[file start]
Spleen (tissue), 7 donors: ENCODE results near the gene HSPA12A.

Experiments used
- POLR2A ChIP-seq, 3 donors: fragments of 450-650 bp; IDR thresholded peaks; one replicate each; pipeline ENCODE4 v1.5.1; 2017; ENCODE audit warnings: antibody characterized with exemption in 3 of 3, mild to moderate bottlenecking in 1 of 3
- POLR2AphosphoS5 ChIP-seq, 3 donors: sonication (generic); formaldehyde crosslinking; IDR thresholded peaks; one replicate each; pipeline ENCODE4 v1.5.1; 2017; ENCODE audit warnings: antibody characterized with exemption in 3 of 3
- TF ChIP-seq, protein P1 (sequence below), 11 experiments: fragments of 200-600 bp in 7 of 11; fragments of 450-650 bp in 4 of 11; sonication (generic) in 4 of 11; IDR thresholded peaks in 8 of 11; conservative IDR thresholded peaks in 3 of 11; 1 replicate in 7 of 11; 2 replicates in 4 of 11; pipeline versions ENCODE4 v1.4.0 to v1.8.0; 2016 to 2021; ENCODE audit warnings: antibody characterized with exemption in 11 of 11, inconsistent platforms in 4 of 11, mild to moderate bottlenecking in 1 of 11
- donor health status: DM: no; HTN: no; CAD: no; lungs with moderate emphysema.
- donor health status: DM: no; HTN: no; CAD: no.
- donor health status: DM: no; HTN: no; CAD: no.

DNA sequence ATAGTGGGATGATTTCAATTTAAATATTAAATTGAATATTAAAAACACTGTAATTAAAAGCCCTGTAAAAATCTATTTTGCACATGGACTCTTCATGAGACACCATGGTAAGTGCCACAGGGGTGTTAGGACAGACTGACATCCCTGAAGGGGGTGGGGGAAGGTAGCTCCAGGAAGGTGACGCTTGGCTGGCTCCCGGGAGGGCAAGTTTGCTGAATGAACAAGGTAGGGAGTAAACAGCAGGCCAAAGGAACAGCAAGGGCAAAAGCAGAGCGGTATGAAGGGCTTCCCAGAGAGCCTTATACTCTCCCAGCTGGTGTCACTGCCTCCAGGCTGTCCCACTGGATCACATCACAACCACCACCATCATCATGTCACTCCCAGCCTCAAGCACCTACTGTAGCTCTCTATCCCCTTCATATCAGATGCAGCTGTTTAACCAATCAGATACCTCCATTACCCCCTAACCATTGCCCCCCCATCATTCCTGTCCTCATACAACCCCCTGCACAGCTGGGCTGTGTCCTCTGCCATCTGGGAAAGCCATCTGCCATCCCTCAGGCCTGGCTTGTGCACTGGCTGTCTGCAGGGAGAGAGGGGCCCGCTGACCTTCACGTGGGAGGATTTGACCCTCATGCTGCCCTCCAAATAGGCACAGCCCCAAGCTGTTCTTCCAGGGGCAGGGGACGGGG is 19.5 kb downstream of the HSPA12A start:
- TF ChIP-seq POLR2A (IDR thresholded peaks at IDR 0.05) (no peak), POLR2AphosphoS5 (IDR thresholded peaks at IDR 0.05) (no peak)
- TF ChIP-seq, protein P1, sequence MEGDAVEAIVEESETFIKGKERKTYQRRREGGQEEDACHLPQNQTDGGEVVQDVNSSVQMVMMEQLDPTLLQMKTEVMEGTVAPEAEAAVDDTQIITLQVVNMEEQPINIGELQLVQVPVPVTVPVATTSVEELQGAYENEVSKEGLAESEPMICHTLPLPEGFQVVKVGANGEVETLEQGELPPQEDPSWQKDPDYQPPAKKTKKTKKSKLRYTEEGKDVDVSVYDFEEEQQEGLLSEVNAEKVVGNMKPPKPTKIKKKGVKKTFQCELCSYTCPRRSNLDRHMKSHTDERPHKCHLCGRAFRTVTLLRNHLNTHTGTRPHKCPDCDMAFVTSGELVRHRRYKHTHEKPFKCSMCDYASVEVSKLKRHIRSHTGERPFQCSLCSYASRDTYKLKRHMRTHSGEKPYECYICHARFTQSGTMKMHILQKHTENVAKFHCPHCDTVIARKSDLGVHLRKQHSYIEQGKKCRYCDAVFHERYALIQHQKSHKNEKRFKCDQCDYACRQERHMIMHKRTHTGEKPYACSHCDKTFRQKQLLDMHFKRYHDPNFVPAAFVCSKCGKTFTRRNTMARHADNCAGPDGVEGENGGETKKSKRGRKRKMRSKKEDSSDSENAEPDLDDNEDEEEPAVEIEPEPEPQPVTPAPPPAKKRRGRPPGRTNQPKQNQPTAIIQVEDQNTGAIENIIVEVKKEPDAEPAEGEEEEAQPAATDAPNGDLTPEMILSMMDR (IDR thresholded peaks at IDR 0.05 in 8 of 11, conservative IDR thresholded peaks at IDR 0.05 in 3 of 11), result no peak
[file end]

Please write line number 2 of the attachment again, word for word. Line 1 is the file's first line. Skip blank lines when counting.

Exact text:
Experiments used